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Paleocurrent Directions from Two-Dimensional Exposures of Cross Laminae in the Devonian Flysch of Maine

Dwight C. Bradley
The Journal of Geology
Vol. 95, No. 2 (Mar., 1987), pp. 271-279
Stable URL: http://www.jstor.org/stable/30063812
Page Count: 9
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Since scans are not currently available to screen readers, please contact JSTOR User Support for access. We'll provide a PDF copy for your screen reader.
Paleocurrent Directions from Two-Dimensional Exposures of Cross Laminae in the Devonian Flysch of Maine
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Abstract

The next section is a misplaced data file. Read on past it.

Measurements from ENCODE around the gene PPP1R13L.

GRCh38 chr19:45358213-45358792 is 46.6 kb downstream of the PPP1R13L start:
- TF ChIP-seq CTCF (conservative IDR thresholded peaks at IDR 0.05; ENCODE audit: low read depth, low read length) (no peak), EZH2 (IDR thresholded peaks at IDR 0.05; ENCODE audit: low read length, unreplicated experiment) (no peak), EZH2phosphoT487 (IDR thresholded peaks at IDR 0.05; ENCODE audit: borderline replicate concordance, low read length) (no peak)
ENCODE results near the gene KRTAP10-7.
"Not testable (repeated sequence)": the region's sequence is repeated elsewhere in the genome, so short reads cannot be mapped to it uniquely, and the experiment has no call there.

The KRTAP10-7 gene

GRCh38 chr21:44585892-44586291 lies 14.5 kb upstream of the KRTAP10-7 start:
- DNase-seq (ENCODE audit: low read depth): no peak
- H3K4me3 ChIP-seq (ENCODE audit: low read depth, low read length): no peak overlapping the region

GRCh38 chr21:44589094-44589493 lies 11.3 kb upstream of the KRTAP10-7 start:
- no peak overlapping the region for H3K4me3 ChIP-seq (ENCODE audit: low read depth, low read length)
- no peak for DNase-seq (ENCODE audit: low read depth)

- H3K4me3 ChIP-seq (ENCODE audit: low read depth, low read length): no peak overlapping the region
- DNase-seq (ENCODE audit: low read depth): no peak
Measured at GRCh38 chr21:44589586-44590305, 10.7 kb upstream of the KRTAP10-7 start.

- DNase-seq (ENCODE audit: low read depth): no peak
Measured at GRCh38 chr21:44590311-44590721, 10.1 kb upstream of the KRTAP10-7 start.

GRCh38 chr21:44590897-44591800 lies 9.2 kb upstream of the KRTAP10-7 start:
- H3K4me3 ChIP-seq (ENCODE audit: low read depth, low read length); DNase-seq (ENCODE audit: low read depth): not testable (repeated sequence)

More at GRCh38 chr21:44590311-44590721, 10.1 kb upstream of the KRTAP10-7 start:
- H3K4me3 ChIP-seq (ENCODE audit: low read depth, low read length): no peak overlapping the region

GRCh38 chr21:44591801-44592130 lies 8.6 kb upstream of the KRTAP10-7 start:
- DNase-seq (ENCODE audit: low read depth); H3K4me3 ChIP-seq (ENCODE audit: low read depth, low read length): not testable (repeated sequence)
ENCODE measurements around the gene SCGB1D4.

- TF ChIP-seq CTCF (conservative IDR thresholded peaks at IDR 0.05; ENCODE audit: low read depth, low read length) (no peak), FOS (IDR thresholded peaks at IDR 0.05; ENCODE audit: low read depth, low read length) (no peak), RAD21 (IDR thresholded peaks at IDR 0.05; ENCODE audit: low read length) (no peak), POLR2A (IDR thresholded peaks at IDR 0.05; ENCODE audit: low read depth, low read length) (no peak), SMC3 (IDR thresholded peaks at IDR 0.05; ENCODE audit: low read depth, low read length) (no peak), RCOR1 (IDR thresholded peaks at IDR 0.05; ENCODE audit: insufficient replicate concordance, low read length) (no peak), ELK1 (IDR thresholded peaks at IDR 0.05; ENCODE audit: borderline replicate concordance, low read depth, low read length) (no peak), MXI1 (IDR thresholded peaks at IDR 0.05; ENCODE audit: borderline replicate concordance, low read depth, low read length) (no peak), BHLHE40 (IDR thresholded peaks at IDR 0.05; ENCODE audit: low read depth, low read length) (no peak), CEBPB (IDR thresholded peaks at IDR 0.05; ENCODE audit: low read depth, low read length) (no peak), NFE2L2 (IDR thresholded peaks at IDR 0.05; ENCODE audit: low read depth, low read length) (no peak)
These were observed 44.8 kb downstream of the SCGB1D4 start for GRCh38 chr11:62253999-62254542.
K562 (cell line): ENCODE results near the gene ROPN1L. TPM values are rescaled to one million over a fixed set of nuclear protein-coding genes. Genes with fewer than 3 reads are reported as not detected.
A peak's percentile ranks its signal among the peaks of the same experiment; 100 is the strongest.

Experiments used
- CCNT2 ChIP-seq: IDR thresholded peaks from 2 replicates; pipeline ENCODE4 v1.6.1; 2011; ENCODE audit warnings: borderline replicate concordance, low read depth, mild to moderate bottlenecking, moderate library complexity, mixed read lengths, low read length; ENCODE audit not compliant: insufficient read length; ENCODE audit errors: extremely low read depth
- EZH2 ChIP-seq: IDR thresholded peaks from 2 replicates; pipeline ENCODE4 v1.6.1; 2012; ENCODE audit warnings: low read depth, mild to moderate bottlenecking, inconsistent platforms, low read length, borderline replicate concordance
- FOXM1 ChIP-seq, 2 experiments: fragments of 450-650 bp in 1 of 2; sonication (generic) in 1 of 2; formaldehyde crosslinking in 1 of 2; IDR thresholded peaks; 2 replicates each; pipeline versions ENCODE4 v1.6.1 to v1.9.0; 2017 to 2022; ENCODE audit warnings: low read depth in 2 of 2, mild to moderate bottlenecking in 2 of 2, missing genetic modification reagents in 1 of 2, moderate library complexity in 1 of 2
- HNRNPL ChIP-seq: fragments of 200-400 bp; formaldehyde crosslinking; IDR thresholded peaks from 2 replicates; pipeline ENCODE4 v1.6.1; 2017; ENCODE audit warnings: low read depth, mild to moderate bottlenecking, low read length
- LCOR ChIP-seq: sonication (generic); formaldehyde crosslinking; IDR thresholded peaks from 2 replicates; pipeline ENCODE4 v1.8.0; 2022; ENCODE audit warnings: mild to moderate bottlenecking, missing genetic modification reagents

A common problem in paleocurrent analysis in flysch sequences arises when the strike and dip of cross laminae cannot be measured, even though a general paleoflow direction is evident from two-dimensional, cross-sectional exposures. A new method of paleocurrent analysis is described which makes use of these imperfectly exposed sedimentary structures. It is assumed that younging direction and the attitudes of bedding and fold axis are known; and that the cross laminae within a coset all appear to dip in the same direction. The line of intersection between the outcrop surface and the cross lamina of unknown attitude is measured in the field. A simple stereographic manipulation yields two numbers: an estimated paleocurrent direction corresponding to the tilt-corrected apparent dip direction of the cross lamina, and an uncertainty, normally in the range of $\pm 60^{\circ}$ and never greater than $\pm 90^{\circ}$. All paleoflow directions within this range correspond to potential cross laminae with acceptable initial dips. Data are plotted on a modified rose diagram. Although individual readings may give misleading results, a large sampling adequately replicates the vector mean paleoflow direction determined from true dip directions. This conclusion is based on (1) a field study of cross laminae in Devonian turbidites in Maine, which yielded comparable paleocurrent directions using the true dip and apparent dip methods; and (2) application of the apparent dip method to cross beds of known attitude intersected by random surfaces of inspection. The new method should prove valuable in areas where traditional paleocurrent studies have been difficult or impossible owing to a lack of three-dimensional exposures of cross laminae.

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